1. Bruce Campbell’s performance was lightning in a bottle, and cannot/should not be replaced.
2. The poster (above) makes a really arrogant claim.
3. Remakes suck, like when the prequel-remake of The Thing replaced all the original cool creatures with CG, or when Prom Night went PG-13.
Here’s the new trailer. When you’re done watching, we’ll talk.
Back? Okay, here’s why I am excited about seeing it:
1. Bruce Campbell didn’t actually become our wise-cracking hero “The Chin” until after part 2 took the series in a new, comedic direction. Before that, in the first film, a major appeal factor was that anyone could die at any time (a.k.a. the Joe Bob Briggs rule). The only reason it plays as funny now is because some of the effects haven’t aged so well, like Claymation.
2. Arrogant claims? The original called itself the ultimate experience in terror in its own end credits and marketing campaign. Admittedly, by getting on a blacklist of “video nasties” in England, it ultimately backed that claim up…at the time. Nobody calls it the scariest movie any more.
3. There is no CG in this movie. None. At least as far as gore effects go. And clearly there is gore aplenty.
4. I’m tired of every zombie having to follow “Romero rules.” Can’t we be more creative than that? The zombies in the Resident Evil games don’t follow them…yet in the movies they do. The speeders of The Walking Dead may move a little faster, but it’s still all about the headshots. If dead tissue is reanimated, why make the head arbitrarily vulnerable just because Night of the Living Dead said so decades ago? Don’t fear change – people once thought fast zombies were a terrible idea, and we’ve grown to accept them in some cases.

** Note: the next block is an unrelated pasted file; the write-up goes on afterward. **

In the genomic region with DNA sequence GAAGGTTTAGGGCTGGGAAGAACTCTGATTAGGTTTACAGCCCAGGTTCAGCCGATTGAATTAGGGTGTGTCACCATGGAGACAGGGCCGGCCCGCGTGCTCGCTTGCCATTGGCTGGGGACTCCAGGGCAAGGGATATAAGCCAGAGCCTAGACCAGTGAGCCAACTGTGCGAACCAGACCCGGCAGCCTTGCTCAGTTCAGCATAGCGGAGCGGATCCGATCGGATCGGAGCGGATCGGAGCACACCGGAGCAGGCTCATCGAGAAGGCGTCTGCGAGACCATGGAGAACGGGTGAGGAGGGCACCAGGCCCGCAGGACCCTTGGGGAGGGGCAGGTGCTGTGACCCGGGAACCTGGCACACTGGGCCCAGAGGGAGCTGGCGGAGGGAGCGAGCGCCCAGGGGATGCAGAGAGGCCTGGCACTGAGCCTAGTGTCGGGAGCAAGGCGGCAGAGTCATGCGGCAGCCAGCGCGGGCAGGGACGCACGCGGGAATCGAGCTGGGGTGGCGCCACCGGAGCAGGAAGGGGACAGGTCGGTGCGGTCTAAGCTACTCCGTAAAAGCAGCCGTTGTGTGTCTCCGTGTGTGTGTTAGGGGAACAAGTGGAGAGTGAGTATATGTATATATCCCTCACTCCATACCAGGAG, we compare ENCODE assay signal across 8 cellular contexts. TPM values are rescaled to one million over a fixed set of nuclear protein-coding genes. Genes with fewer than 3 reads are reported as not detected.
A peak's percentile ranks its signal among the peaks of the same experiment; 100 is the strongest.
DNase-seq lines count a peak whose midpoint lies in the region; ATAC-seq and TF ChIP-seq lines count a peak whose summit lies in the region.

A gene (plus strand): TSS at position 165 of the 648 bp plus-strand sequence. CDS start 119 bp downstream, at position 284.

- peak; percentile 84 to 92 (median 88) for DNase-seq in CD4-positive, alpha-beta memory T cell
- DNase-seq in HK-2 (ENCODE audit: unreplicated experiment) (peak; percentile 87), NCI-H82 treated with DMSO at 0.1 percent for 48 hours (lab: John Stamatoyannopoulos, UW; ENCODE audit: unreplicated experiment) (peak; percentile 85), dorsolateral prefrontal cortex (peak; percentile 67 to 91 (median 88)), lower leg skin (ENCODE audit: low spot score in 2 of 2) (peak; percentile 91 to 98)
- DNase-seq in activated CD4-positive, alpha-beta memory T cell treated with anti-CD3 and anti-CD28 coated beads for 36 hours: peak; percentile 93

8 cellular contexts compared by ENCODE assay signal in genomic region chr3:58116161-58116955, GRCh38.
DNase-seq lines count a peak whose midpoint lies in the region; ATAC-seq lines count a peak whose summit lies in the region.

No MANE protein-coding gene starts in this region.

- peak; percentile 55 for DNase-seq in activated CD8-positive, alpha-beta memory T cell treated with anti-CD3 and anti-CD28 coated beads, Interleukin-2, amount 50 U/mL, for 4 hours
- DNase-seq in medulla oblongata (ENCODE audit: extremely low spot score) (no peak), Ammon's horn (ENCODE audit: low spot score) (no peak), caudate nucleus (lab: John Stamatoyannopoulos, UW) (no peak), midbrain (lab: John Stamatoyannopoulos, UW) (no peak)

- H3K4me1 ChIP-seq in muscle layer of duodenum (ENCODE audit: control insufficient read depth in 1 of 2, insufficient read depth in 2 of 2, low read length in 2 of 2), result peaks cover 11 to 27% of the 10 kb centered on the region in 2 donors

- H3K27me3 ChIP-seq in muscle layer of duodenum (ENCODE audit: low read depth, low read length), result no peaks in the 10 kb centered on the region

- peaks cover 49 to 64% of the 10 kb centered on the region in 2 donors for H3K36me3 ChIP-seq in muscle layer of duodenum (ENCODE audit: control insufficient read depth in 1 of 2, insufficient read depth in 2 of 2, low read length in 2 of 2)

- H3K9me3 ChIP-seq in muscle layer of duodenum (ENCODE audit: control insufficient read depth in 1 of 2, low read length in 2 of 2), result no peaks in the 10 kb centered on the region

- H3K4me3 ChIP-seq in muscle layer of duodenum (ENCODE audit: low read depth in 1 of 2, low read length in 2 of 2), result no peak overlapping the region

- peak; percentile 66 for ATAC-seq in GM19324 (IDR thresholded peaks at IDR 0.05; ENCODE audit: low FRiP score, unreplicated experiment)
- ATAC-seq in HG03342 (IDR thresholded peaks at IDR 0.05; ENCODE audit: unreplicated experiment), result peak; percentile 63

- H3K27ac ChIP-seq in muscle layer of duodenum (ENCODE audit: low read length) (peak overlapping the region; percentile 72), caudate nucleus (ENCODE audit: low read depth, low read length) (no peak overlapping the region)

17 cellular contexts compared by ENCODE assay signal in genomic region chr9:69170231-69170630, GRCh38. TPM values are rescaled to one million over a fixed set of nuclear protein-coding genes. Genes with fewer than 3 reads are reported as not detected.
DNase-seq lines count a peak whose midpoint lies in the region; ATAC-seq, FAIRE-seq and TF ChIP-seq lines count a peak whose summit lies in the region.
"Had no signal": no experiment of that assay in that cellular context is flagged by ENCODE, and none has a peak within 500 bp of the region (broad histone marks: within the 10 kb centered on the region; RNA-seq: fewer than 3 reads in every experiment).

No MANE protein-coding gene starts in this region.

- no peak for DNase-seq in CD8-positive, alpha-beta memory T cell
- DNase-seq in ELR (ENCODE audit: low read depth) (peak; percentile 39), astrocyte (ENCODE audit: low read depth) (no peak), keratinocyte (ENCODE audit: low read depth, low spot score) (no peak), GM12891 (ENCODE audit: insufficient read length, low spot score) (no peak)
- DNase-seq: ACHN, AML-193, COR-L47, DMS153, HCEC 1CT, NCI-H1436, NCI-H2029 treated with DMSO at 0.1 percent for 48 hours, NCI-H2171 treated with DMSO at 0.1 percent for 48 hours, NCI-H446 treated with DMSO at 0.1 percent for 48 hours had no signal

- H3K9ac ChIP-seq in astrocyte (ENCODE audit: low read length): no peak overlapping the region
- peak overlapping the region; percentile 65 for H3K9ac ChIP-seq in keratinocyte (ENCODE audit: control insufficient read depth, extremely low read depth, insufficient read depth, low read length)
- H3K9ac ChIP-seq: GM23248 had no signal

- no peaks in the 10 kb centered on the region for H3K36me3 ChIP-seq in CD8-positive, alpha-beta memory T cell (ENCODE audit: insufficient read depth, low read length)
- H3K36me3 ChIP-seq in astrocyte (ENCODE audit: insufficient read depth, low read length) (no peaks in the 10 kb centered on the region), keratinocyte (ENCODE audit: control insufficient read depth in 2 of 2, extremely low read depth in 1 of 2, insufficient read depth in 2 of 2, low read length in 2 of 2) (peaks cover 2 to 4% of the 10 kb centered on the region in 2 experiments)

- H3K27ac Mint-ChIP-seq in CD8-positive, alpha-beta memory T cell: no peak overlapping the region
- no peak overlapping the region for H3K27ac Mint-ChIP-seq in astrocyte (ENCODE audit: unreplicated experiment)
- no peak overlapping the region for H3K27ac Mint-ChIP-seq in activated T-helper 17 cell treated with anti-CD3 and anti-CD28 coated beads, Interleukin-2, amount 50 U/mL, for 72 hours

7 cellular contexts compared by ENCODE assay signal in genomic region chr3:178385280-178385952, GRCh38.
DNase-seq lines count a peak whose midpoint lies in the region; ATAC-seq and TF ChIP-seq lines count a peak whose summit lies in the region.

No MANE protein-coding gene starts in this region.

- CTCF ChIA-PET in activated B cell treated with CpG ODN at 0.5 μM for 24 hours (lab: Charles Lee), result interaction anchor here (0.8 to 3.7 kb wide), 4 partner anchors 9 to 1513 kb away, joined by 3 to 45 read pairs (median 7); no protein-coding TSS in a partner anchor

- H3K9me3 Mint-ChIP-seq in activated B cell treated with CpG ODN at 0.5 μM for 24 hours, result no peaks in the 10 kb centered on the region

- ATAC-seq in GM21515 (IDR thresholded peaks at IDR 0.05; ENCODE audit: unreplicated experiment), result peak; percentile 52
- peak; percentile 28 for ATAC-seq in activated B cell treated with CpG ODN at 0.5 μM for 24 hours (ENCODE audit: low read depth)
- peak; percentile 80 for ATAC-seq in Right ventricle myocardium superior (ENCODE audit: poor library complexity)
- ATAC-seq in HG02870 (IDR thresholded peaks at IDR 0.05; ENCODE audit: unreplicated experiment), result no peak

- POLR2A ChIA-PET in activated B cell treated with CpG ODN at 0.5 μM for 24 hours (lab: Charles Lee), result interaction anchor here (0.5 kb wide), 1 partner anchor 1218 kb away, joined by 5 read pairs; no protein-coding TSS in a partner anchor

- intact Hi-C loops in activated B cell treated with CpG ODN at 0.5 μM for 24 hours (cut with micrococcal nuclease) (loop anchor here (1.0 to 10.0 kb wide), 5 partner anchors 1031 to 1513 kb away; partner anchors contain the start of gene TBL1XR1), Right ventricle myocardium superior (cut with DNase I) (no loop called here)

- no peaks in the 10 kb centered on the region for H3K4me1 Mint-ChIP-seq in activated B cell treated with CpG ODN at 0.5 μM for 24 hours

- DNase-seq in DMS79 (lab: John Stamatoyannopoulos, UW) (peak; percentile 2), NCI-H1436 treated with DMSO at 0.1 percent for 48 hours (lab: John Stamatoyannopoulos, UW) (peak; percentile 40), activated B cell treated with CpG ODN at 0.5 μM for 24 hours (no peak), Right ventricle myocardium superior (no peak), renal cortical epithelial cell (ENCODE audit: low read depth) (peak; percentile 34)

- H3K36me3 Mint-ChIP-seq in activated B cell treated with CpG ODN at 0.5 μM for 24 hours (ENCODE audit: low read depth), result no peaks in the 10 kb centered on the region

Of course, then you get into the debate as to whether Deadites are actually zombies, since demon possession may or may not count. That’s a whole separate debate, but by all means have it in comments.
The Evil Dead website wants you to record your reaction to the trailer. I’m certain some of you can bring some, ahem, “creative” ones to the fore.
Luke Y. Thompson has been writing professionally about movies and pop-culture since 1999, and has also been an actor in some extremely cheap culty and horror movies you will probably never hear much about (he is nonetheless mostly proud of them, as he met his wife on one). As editor of The Robot's Voice since 2012, he can take the blame for the majority of the site's content, all of which he creates because he loves you very, very much. (Although he loves nachos more. Sorry.)
Prior to TRV, Luke wrote for publications that include the New Times LA, Los Angeles CityBeat, E! Online, OC Weekly, Geekweek, GeekChicDaily, The L.A. Times, The Village Voice, LA Weekly, and Nerdist